‘It’s All Relative’ is a whole new approach to Einstein
November 18, 2004
Around 200 students from four schools will assemble tonight in Aspen to re-create Albert Einstein’s universe.The show, a dance performance called “It’s All Relative: A Musical Exploration of Einstein’s Genius,” features faculty and students in kindergarten through eighth grade from the Aspen Community School, Crystal River Elementary, Carbondale Community School and Slate River School, a private elementary school in Crested Butte.The four schools split the cost of hiring instructors from the National Dance Institute of New York to choreograph the performance.Einstein was chosen as the subject of the show because 2005 marks the centenary of his “miracle year,” in which the physicist published his most influential work, including his famous paper on the special theory of relativity. All the schools have been discussing Einstein in conjunction with the show.”To try to understand Einstein’s theory of relativity at 10, or 48 for that matter, is not easy,” Aspen Community School principal Jim Gilchrist said. “But the kids are really getting a grasp for Einstein’s work through movement.”
If that sounds a bit heady, have no fear: Judging from Thursday night’s dress rehearsal, audience members will not be forced to sit through the intricacies of quantum theory. “It’s All Relative” is your basic dance show, filled with running, ruddy children too cute to resist. After all, physics is dynamic, just like dance; both involve the study of movement.”To get the kids moving and spark their imagination is enough to get them excited about science,” Gilchrist said.Audiences should not expect too much from these darling dancers, however. One of the basic premises of physics is that the universe tends toward entropy. The feat of getting 200 young children to move in unison, if it can be achieved tonight, will be as monumental and elegant as any of Einstein’s work.In charge of attempting such a feat is National Dance Institute instructor Tracy Strauss. At Thursday’s dress rehearsal, she was stretched to the limit, running around maniacally (and with immaculate posture) attempting to get the show running.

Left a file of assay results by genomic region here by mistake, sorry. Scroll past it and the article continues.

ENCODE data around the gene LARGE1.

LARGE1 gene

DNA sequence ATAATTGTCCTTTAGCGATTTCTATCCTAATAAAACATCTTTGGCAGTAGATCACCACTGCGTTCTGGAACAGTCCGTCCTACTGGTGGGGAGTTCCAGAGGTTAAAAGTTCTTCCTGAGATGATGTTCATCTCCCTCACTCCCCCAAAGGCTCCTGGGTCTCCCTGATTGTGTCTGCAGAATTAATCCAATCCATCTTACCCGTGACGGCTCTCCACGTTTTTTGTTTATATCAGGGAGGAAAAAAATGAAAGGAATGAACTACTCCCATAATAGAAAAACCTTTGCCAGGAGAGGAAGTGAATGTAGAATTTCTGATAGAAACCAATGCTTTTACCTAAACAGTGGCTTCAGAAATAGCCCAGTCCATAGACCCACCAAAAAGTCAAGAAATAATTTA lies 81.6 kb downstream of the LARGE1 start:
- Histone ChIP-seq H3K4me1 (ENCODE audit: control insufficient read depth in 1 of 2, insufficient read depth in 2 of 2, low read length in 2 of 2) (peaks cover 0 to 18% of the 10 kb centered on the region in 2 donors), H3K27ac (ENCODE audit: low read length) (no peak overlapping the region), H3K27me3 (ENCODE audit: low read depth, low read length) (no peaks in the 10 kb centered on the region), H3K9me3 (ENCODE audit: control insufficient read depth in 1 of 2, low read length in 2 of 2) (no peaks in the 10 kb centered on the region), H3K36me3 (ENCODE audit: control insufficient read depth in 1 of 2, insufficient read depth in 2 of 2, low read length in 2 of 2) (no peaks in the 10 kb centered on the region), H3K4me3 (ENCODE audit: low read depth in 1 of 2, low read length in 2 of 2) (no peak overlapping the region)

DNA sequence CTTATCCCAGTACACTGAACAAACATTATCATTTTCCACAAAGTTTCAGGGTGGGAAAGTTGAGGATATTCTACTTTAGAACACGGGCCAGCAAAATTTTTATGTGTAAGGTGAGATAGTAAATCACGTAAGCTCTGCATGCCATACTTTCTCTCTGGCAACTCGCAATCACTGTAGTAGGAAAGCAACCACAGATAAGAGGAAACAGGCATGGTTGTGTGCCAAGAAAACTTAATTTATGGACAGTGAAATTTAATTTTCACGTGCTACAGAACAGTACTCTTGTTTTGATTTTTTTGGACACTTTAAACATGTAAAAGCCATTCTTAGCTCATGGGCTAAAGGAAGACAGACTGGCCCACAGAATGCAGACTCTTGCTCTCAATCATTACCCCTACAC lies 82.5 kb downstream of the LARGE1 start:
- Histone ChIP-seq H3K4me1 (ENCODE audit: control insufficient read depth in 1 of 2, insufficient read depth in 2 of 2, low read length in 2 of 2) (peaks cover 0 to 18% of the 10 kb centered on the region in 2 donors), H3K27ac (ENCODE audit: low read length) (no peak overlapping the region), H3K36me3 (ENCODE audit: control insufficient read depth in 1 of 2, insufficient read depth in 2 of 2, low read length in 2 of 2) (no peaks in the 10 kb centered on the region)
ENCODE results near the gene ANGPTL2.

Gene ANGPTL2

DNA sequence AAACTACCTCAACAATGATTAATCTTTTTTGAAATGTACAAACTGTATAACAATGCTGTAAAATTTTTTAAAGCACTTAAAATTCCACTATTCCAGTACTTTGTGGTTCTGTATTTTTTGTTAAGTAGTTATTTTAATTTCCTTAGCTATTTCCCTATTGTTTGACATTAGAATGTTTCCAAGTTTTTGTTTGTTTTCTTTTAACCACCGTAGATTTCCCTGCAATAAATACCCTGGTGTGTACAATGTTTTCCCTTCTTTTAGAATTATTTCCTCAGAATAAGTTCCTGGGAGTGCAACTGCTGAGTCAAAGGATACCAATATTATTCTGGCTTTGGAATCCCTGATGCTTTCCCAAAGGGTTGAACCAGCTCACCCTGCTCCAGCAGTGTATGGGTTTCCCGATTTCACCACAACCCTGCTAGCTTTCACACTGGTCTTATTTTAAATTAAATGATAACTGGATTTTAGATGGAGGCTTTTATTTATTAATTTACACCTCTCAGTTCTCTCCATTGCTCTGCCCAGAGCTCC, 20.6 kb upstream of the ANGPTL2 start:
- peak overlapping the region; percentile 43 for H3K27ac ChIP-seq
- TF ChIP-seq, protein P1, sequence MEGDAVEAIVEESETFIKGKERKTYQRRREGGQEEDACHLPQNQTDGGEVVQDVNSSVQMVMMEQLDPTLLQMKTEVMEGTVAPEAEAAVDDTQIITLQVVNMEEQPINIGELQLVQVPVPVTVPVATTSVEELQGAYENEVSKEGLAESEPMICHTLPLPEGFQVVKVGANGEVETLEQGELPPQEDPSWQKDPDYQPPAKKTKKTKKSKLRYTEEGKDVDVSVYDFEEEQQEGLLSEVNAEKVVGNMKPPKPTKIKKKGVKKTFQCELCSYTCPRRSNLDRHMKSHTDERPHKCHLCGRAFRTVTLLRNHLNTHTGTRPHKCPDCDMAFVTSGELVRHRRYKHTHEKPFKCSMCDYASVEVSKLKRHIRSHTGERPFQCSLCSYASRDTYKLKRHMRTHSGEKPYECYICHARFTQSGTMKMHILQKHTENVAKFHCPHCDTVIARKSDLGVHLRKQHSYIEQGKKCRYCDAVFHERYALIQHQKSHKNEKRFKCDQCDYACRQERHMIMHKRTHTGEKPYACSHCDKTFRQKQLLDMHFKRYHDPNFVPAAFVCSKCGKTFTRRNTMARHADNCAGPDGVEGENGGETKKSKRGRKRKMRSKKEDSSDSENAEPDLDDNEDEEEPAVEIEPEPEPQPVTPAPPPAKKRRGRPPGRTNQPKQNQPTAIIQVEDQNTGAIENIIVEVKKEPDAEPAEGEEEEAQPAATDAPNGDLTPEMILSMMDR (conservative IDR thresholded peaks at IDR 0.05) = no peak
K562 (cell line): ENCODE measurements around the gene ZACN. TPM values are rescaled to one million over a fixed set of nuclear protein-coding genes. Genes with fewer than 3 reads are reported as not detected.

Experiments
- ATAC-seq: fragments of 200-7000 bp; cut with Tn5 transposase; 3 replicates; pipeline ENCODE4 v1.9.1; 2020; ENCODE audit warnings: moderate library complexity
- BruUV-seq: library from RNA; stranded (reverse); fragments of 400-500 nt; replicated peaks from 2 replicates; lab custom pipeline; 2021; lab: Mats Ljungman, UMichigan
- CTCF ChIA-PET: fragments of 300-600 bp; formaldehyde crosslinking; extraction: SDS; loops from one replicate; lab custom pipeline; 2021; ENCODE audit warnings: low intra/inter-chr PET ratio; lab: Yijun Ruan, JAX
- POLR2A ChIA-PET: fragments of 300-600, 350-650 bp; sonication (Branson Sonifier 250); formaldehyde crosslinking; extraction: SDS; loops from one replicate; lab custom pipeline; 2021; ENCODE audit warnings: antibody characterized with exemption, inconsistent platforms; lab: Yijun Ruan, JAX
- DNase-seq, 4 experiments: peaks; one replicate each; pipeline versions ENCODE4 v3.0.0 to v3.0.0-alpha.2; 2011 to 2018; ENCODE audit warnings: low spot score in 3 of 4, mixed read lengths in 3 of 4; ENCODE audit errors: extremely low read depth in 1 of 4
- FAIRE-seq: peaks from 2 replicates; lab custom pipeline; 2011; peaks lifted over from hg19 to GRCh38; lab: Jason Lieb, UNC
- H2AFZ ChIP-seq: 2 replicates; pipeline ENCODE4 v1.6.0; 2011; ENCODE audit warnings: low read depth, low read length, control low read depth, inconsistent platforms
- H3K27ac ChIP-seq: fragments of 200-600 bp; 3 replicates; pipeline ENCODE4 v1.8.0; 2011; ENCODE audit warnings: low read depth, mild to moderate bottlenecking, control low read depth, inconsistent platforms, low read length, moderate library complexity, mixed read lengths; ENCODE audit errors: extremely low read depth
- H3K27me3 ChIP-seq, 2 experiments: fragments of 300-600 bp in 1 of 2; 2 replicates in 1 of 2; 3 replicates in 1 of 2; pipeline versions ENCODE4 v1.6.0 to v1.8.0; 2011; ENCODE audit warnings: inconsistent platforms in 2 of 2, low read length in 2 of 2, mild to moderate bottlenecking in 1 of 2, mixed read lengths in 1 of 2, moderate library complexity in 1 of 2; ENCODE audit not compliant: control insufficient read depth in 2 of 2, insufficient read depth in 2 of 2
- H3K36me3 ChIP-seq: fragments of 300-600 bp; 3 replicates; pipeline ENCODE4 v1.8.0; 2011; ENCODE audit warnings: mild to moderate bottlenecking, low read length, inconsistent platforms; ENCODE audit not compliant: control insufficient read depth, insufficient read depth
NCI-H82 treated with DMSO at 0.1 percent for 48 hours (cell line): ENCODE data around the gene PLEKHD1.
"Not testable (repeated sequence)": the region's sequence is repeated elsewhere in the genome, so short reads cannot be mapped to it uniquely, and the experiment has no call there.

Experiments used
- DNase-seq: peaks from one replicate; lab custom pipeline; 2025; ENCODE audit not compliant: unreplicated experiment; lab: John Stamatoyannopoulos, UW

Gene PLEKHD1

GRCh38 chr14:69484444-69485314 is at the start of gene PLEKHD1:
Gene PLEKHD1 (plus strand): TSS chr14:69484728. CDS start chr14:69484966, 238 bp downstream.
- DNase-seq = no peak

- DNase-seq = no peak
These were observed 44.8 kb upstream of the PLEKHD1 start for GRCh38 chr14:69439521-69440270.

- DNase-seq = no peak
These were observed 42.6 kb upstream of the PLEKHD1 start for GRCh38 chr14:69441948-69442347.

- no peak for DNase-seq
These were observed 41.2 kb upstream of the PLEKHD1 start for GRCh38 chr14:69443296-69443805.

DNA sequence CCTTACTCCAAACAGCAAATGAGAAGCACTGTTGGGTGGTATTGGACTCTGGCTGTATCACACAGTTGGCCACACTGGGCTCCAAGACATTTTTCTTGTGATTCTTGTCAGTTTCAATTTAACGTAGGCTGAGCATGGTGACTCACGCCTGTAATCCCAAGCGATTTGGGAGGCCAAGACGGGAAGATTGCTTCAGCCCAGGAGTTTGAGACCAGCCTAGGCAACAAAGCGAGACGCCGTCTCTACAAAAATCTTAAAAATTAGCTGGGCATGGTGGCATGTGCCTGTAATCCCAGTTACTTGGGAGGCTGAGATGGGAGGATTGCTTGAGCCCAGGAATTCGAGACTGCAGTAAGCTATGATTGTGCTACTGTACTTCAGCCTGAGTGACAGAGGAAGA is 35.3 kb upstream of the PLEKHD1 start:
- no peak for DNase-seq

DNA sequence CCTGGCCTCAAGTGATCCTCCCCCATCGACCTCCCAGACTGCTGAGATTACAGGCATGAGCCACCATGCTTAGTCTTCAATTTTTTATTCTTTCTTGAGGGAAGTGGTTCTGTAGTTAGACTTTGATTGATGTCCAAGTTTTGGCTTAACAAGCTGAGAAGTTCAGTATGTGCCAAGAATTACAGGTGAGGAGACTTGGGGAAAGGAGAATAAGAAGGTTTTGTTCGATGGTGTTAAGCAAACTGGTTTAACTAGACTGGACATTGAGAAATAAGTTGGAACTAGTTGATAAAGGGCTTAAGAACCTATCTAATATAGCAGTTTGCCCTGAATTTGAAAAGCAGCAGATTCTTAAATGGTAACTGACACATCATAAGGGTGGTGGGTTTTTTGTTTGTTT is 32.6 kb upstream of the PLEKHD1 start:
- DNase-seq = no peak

“Tracy has organized the whole show in eight counts,” Gilchrist said. “Which is awesome for the kids studying math and fractions.”If Einstein could see the show, chances are he would love it. The costumes, for example, are as eccentric as the old genius himself. Kids don strange mohawks, weird Elizabethan frocks, and even shirts with numbers pasted on them. Of course some of the numbers are backward. No matter, Einstein was himself dyslexic.The show finishes with a testament to Einstein’s famous aphorism: “Imagination is more important that knowledge.” (A beautiful sentiment, albeit one with which Colorado School Assessment Program administrators probably wouldn’t agree; CSAPs are mandated state tests that gauge knowledge in core educational disciplines.)But “Imagination is more important than knowledge” could be the mission statement of the Aspen Community School, and it’s certainly the founding principle of the dance show. The Community School, located above Woody Creek, has steadfastly held to its alternative education approach even after the onset of state-mandated testing seven years ago. Now the school is one of the strongest CSAP-performing schools in the Roaring Fork Valley.”When the CSAP tests first became a requirement, I’ll be the first to admit that the school didn’t think it was a true measure of learning and resisted the whole idea,” said Gilchrist. “I think we’ve proved that schools can teach art, music and dance while still reaching the highest levels of proficiency in reading, writing and math across the board.”
“It’s All Relative: A Musical Exploration of Einstein’s Genius” will be held at 6 p.m. at the Aspen District Theatre. Tickets are on sale at the Wheeler Opera House box office and cost $10.Eben Harrell’s e-mail address is email@example.com